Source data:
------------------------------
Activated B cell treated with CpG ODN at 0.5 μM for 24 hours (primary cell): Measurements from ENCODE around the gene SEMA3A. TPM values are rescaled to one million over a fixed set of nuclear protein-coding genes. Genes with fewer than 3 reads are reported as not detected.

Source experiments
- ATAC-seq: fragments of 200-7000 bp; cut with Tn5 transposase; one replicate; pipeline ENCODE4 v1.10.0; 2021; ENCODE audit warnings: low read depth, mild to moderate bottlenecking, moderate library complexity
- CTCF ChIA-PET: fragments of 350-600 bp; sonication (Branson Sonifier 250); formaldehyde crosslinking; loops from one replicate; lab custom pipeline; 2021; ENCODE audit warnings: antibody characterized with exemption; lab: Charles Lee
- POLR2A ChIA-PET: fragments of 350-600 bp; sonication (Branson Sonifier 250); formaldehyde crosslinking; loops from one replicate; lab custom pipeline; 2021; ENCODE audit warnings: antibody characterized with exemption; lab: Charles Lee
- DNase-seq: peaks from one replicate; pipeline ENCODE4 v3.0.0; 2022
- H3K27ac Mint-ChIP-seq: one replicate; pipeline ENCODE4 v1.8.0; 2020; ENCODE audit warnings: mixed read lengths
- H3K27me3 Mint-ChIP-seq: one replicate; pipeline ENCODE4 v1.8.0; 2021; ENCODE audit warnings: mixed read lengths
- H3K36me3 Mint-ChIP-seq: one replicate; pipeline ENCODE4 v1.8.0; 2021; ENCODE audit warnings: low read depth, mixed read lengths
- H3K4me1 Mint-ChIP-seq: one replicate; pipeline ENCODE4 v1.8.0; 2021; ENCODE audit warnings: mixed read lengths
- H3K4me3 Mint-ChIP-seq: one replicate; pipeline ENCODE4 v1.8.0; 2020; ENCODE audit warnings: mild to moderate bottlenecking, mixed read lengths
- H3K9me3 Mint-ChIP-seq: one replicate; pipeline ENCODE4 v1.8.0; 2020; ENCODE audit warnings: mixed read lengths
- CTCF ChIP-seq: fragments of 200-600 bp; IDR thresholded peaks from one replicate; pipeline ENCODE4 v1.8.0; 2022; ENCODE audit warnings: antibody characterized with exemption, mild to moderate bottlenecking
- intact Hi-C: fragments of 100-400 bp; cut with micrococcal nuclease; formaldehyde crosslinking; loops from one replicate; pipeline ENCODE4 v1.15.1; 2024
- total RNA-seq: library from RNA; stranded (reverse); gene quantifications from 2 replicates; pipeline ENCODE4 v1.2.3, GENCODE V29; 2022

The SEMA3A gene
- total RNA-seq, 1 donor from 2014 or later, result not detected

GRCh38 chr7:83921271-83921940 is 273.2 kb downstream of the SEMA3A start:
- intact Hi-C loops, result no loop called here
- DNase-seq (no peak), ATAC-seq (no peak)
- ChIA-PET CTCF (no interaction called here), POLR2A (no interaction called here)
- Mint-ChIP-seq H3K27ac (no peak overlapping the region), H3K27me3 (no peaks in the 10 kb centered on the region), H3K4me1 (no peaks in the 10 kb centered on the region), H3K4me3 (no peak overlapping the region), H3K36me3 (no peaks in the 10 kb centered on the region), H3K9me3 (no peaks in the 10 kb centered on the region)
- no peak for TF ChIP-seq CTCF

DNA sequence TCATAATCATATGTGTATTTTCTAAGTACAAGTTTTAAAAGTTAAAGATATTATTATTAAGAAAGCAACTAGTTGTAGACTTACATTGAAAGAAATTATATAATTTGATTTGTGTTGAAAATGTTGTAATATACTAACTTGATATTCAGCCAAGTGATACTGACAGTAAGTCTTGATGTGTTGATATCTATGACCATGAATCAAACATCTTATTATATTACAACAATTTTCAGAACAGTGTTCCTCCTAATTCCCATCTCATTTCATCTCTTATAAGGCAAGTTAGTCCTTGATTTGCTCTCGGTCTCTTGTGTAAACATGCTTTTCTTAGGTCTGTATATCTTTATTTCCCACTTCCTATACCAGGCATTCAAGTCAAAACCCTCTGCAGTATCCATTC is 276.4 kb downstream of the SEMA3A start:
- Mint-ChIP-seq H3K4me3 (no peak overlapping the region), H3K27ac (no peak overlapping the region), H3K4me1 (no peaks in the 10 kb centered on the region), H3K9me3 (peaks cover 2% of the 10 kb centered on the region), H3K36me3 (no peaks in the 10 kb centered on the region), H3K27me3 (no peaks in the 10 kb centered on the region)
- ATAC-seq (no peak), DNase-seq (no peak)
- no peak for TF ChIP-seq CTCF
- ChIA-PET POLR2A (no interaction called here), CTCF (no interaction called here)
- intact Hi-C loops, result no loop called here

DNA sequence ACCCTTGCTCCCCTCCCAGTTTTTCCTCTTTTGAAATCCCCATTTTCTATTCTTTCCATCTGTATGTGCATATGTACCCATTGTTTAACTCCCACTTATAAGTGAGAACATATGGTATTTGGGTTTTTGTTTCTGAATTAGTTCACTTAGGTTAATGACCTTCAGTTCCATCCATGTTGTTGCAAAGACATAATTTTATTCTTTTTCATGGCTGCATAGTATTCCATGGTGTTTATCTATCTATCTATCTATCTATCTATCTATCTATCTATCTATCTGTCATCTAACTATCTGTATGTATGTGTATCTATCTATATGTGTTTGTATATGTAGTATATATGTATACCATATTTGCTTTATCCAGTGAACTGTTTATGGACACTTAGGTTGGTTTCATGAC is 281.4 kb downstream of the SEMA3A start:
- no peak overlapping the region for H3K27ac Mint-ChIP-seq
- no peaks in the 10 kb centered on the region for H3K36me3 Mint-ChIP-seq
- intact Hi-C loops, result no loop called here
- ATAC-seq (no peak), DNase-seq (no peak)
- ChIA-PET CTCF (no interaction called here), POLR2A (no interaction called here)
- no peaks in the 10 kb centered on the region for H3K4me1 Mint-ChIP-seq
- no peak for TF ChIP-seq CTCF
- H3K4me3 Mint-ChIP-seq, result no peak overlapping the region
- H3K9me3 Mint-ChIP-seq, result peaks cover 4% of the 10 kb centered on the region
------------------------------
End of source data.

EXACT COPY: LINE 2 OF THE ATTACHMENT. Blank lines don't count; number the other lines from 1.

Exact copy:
Source experiments